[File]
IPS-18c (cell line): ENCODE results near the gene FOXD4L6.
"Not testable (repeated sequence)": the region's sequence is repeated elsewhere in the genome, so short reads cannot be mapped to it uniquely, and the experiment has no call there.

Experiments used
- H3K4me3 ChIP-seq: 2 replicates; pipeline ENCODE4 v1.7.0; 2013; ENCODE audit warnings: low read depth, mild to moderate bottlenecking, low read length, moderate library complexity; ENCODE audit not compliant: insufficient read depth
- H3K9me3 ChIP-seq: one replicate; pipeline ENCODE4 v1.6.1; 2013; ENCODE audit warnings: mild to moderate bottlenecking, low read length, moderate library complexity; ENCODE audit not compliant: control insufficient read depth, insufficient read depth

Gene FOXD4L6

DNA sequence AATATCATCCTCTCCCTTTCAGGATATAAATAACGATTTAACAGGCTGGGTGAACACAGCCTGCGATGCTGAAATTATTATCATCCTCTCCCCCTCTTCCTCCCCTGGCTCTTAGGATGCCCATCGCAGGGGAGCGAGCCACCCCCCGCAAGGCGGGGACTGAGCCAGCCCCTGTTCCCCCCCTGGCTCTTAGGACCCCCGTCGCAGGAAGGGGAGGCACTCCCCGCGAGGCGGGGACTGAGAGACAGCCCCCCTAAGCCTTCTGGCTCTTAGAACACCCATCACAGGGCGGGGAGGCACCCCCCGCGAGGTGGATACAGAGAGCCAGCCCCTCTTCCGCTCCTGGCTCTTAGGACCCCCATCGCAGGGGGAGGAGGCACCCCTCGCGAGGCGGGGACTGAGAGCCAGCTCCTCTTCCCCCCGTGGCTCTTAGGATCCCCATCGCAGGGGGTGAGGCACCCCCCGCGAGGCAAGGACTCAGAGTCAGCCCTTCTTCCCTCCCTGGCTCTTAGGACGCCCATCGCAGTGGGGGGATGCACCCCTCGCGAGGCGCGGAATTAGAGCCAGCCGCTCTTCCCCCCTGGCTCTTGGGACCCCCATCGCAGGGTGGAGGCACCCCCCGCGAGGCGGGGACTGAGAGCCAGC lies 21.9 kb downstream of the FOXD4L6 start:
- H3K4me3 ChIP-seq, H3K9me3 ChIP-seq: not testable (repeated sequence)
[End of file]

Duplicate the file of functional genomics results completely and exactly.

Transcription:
IPS-18c (cell line): ENCODE results near the gene FOXD4L6.
"Not testable (repeated sequence)": the region's sequence is repeated elsewhere in the genome, so short reads cannot be mapped to it uniquely, and the experiment has no call there.

Experiments used
- H3K4me3 ChIP-seq: 2 replicates; pipeline ENCODE4 v1.7.0; 2013; ENCODE audit warnings: low read depth, mild to moderate bottlenecking, low read length, moderate library complexity; ENCODE audit not compliant: insufficient read depth
- H3K9me3 ChIP-seq: one replicate; pipeline ENCODE4 v1.6.1; 2013; ENCODE audit warnings: mild to moderate bottlenecking, low read length, moderate library complexity; ENCODE audit not compliant: control insufficient read depth, insufficient read depth

Gene FOXD4L6

DNA sequence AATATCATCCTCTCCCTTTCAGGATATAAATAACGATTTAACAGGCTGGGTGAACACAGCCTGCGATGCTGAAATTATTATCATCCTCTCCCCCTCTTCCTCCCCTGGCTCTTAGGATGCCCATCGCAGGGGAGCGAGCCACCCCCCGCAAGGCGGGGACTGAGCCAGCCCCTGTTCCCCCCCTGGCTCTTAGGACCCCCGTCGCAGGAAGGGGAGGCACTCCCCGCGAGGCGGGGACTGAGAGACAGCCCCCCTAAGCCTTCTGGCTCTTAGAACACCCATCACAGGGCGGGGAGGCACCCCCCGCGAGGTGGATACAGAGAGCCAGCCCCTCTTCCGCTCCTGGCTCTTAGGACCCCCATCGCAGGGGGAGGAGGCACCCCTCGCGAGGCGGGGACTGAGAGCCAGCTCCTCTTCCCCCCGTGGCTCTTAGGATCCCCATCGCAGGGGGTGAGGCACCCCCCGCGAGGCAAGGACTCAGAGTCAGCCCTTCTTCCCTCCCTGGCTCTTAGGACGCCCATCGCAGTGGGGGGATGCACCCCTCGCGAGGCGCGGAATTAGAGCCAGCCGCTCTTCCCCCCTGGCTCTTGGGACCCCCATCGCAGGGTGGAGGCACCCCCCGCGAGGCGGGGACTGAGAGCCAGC lies 21.9 kb downstream of the FOXD4L6 start:
- H3K4me3 ChIP-seq, H3K9me3 ChIP-seq: not testable (repeated sequence)